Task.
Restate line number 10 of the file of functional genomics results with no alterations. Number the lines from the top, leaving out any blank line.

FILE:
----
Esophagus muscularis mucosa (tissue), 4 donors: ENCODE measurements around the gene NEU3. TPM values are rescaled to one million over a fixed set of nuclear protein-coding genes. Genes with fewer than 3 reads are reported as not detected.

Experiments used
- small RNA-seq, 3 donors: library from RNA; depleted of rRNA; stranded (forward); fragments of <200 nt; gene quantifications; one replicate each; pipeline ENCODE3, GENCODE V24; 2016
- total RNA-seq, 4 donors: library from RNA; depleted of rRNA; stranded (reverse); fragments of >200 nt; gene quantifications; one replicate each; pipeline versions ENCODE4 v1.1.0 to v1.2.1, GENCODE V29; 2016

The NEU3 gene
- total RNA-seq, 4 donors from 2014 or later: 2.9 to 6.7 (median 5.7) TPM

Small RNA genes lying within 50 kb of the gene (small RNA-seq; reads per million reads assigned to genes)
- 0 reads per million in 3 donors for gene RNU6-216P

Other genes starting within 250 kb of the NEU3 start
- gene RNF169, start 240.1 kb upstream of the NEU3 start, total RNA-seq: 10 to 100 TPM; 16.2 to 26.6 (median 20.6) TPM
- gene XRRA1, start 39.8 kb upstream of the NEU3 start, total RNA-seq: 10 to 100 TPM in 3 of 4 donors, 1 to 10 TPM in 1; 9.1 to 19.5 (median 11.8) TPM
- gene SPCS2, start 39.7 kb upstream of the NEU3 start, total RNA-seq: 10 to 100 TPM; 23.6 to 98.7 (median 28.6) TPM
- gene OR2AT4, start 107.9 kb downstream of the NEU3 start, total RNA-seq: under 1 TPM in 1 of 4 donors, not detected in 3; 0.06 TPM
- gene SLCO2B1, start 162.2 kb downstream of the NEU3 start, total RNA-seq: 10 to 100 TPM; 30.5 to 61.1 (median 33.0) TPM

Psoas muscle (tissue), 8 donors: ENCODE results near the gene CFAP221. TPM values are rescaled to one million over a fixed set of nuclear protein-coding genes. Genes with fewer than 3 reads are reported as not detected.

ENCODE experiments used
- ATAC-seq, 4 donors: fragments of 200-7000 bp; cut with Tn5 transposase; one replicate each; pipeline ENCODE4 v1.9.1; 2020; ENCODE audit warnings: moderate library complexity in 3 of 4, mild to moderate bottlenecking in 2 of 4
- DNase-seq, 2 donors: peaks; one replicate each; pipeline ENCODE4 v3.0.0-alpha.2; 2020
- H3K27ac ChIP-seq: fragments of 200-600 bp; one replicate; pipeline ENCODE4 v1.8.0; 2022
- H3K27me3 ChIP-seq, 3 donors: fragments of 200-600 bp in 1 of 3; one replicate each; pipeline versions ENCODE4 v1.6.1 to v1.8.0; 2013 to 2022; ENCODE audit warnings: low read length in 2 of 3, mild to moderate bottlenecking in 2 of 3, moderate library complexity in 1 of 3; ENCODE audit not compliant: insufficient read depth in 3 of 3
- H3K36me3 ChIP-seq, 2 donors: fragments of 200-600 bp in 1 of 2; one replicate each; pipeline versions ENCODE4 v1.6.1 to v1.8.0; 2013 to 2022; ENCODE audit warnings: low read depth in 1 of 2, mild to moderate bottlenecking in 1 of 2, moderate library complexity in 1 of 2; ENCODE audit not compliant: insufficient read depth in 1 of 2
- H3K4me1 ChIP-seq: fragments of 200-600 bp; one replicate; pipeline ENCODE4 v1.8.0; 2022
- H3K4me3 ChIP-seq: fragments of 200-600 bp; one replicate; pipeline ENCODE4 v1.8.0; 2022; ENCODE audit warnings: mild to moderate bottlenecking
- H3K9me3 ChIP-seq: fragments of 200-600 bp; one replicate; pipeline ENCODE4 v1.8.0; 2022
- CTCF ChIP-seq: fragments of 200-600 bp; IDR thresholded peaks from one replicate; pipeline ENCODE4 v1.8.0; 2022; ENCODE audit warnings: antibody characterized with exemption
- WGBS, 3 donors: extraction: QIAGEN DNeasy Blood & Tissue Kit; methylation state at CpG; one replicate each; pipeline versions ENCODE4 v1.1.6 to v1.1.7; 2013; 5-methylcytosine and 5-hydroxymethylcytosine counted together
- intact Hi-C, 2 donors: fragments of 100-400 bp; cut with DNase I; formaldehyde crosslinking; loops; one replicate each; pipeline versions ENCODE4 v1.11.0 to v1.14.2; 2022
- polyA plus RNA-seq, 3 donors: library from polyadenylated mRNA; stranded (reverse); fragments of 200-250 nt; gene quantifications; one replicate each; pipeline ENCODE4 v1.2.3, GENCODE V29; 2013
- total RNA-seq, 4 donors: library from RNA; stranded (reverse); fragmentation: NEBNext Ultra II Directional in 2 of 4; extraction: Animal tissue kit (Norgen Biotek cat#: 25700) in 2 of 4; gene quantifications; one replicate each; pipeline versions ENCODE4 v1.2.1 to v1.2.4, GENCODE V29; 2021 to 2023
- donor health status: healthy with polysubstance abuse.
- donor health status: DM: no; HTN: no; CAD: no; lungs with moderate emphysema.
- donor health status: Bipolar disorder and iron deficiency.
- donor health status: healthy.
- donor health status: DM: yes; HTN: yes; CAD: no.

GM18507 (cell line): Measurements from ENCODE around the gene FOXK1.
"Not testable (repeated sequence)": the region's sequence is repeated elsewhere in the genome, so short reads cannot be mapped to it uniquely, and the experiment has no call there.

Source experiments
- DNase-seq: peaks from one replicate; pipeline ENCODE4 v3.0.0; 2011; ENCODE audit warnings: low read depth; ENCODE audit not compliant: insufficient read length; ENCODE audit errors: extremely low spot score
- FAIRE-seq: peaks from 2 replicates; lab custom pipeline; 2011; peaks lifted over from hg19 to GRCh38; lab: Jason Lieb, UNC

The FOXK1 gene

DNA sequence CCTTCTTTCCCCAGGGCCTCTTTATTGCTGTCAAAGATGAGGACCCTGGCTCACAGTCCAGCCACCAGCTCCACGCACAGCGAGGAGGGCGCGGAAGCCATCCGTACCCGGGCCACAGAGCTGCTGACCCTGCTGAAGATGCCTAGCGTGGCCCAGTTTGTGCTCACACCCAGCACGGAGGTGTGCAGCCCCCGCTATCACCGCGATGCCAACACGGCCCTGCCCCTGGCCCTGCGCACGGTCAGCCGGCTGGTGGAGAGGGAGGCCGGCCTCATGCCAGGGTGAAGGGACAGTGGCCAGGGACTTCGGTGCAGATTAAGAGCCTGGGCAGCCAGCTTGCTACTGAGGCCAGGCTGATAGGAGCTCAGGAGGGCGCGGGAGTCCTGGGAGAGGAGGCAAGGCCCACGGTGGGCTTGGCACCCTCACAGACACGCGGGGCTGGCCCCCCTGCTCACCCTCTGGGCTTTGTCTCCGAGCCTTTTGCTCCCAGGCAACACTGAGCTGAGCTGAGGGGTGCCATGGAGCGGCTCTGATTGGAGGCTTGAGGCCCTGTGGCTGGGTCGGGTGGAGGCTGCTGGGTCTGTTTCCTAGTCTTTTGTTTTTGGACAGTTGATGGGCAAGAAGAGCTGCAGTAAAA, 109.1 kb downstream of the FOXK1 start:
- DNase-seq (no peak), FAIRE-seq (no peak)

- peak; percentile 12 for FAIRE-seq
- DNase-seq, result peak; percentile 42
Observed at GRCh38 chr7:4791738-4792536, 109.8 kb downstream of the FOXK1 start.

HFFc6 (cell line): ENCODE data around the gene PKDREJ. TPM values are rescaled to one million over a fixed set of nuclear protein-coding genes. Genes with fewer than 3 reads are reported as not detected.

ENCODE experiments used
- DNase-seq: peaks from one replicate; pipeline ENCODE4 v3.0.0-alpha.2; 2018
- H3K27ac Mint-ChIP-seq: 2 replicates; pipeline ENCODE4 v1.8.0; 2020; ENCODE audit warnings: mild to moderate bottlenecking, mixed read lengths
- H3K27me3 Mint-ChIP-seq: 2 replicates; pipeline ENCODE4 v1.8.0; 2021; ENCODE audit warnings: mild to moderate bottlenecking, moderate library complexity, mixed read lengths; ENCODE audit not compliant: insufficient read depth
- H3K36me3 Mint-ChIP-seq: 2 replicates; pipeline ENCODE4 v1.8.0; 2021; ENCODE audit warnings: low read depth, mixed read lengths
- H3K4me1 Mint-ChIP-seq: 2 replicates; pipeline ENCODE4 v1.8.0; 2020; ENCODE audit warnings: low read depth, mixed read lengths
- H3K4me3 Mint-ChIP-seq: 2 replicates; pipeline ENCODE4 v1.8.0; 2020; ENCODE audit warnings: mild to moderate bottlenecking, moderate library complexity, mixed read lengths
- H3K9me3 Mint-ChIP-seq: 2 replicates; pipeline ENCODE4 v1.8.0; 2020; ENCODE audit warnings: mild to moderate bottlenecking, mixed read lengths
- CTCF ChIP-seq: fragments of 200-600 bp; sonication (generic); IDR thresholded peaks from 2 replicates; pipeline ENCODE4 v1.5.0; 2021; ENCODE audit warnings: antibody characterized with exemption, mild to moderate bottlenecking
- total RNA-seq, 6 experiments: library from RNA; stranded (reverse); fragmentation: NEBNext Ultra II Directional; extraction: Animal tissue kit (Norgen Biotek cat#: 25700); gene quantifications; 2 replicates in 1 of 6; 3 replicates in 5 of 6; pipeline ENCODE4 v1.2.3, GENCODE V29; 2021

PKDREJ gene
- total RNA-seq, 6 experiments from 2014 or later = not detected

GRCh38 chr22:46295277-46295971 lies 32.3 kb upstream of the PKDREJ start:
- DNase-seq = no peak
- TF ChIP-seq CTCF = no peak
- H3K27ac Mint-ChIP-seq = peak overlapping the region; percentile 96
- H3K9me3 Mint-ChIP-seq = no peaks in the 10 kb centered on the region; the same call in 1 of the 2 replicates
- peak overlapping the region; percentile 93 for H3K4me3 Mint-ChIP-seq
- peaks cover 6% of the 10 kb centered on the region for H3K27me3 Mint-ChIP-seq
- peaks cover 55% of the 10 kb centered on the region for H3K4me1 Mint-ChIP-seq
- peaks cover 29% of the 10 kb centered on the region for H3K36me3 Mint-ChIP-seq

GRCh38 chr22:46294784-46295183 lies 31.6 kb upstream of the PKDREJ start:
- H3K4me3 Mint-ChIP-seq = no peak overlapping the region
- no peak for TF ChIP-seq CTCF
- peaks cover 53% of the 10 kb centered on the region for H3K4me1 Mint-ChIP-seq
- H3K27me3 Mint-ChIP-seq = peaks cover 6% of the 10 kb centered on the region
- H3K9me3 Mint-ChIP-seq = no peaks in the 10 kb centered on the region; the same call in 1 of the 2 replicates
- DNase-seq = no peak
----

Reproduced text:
- gene RNF169, start 240.1 kb upstream of the NEU3 start, total RNA-seq: 10 to 100 TPM; 16.2 to 26.6 (median 20.6) TPM